It’s been a tough few months for U-KISS given the series of unfortunate events caused by their agency, who decided to pluck two members out of the group in exchange for fresh blood. It was all so sudden, and devastation flooded Kiss-Me’s (the name of U-KISS’ fan club) as fast as Alexander and Kibumwere flushed out of our sight. It sounds dramatic, but that’s how it goes in the entertainment industry.
And as if nothing ever happened, U-KISS is back on their feet this month with their brand new album, “Bran New Kiss“, an awkward but fitting title under these circumstances.
As they say: the show must go on.
01. It’s Time (Intro)
03. 내게 아픈 말은…
04. Every Day
05. I Don’t Understand
Made up of seven members -Dong Ho, Eli,Kevin, Kiseop, Soohyun, and the newly integrated AJand Hoon – U-KISS have come a long way from their humble beginnings – when they insisted they were all grown up and cornrows were in – as they have become one of the few boy bands that have released legitimate dance tracks worth clubbing to.
This album differs quite a bit from U-KISS’ previous ones, at least in that it’s noticeably lighter in atmosphere. Up until now, U-KISS have released very heavy singles that have pushed the limits of processing beyond recognition.
While we may cringe in agony at the sound of auto-tune, it’s that kind of strong vocal treatment that has been at the foundation of U-KISS’ style. Instead of losing themselves in the auto-tune though, what U-KISS have done is use it to define their musical status. They haven’t just been vocally auto-tuned, but basically jammed through an excessive amount of distortion – see “Man Man Ha Ni” and “Bingeul Bingeul” – and it’s so blatantly over done that we immediately think of U-KISS when we hear their music, and despite my general negative feelings towards auto-tune, instant recognition is good thing in mainstream music. After all, to stand out is to be recognized is to succeed.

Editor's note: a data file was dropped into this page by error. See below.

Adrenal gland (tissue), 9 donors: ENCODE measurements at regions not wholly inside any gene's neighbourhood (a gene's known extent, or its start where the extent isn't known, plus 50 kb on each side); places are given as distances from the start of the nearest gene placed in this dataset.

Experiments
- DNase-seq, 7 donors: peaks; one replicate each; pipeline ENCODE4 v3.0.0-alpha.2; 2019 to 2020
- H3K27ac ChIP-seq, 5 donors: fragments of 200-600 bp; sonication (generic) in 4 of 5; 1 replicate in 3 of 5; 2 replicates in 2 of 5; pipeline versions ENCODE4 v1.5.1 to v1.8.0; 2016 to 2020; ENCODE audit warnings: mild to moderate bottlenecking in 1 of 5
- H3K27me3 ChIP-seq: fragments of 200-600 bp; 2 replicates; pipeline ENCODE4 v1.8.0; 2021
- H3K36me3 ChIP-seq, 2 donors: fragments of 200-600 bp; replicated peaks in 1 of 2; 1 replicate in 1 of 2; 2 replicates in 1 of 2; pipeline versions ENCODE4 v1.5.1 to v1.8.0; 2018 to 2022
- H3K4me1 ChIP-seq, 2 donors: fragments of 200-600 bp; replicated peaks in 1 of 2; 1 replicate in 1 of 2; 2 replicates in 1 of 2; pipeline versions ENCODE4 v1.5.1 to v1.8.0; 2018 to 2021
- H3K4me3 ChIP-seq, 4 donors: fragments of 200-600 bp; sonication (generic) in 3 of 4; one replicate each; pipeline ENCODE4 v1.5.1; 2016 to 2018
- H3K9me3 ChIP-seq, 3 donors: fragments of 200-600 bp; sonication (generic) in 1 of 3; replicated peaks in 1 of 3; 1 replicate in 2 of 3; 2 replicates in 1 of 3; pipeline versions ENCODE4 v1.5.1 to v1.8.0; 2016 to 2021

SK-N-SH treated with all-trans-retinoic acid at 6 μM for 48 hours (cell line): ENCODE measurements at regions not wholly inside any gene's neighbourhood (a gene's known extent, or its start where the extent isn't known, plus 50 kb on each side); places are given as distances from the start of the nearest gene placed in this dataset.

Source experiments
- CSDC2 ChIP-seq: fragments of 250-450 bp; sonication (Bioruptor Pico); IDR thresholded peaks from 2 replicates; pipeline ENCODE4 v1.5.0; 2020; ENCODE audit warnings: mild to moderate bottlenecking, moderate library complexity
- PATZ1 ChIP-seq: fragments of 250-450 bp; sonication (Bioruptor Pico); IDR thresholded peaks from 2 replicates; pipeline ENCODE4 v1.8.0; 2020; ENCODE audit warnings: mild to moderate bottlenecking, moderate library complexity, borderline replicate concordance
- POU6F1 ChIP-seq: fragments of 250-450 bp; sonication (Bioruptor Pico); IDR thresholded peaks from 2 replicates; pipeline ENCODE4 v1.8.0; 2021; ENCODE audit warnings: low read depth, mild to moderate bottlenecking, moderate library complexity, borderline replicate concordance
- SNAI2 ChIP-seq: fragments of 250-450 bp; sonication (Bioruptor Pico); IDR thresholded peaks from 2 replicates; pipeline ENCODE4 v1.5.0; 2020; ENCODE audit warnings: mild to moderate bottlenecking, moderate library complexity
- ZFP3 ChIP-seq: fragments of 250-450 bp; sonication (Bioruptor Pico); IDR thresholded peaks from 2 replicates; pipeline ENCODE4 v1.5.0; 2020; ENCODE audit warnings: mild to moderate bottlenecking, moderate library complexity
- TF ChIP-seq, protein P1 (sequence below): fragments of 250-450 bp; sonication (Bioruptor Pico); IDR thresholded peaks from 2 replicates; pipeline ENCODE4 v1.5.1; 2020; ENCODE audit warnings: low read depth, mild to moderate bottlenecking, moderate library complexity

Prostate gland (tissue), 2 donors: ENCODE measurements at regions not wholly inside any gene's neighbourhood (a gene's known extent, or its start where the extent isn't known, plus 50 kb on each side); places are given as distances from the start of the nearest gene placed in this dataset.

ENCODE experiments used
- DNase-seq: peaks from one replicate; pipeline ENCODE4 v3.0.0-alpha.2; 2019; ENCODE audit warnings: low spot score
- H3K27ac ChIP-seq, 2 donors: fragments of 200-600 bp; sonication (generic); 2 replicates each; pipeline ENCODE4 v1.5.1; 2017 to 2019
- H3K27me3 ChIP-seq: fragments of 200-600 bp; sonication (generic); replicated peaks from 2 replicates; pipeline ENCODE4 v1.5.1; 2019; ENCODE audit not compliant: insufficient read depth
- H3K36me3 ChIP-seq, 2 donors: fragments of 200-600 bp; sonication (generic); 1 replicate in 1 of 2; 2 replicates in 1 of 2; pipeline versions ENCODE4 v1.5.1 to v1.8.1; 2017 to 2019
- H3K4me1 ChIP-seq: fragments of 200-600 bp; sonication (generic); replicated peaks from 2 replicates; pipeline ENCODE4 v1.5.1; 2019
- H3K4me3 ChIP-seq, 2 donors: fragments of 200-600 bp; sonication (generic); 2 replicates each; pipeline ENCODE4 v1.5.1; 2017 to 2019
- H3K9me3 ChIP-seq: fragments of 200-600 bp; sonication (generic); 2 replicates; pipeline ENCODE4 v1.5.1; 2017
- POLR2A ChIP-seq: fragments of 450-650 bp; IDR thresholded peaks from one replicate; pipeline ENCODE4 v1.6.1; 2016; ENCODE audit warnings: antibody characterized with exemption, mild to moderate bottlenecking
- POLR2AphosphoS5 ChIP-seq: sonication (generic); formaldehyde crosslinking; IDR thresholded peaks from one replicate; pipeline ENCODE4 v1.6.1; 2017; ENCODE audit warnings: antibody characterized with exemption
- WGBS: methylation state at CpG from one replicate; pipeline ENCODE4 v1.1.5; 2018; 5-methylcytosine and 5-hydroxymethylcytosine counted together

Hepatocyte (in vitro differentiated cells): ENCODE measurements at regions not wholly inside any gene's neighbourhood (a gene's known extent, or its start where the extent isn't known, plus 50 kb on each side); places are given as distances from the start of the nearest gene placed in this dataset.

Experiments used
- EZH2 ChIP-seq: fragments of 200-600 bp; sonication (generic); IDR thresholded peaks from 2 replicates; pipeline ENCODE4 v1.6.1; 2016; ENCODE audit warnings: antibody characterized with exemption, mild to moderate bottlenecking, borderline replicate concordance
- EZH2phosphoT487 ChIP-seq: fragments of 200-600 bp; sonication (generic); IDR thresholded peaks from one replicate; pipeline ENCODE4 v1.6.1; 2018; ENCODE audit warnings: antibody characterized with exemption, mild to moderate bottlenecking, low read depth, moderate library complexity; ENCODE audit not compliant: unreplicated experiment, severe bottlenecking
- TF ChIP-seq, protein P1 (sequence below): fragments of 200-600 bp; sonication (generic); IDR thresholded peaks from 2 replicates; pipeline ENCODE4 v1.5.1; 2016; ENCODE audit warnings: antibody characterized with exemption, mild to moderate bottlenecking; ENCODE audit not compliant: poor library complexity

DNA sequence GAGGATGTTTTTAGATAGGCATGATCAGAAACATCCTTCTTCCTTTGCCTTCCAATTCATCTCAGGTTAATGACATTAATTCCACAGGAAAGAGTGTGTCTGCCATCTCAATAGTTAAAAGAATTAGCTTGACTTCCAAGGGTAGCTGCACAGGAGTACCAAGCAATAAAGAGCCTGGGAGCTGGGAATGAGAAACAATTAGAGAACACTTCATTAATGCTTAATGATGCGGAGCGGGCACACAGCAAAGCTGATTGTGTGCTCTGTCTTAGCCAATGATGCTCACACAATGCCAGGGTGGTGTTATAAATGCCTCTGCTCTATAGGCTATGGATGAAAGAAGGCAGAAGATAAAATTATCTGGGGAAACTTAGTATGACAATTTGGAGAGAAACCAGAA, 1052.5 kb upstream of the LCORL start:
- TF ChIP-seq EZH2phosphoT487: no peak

Even when the Brave Sound, who produced most of their earlier work, was taken out of the picture, U-KISS still found the right group of producers who could channel that grungy style of theirs and continue releasing their token singles – like last year, when U-KISS dropped “Shut Up,” which is what I believe marked their most refined and musically cohesive single yet.
It’s that kind of progression that I look for, so listening back and forth to their previous albums and then to this year’s “Bran New Kiss,” it goes without saying that something very different is happening here. NH Media not only replaced two members, but by the sound of this EP, they are gradually reinventing who U-KISS are as a pop band.
Now I don’t mean that U-KISS are necessarily taking their style and scrapping it, but it’s more like they’ve come to a crossroad in their career where one path leads them onward to an extension of the ‘chainsaw-meets-dance floor’ style they’ve had for a while, and another toward something different. “Bran New Kiss” decided on the latter.
One easy way to point out this ‘reinvention’ is by the clear lessening of the auto-tune blow. Take the intro track, “It’s Time“, and right out of the gate this song makes one thing crystal clear: the processing on U-KISS’ vocals has changed. It’s definitely still there, but nowhere near as severe as before. The fact that “It’s Time” is a mid-tempo song is another telling sign of the direction of this EP, because it’s not really setting the typical club theme that we’re used to hearing from U-KISS. Instead, it features broad phrasing in the instrumentation amidst long and powerful melodies sung with a surprising sense of emotion. It’s like a chill song for a Monday rather than something for a Friday’s night out.
Then there’s the lead single, “0330,” which follows the Spring trend of toning down the crazy in exchange for something a little more pretty, and boy is it ever.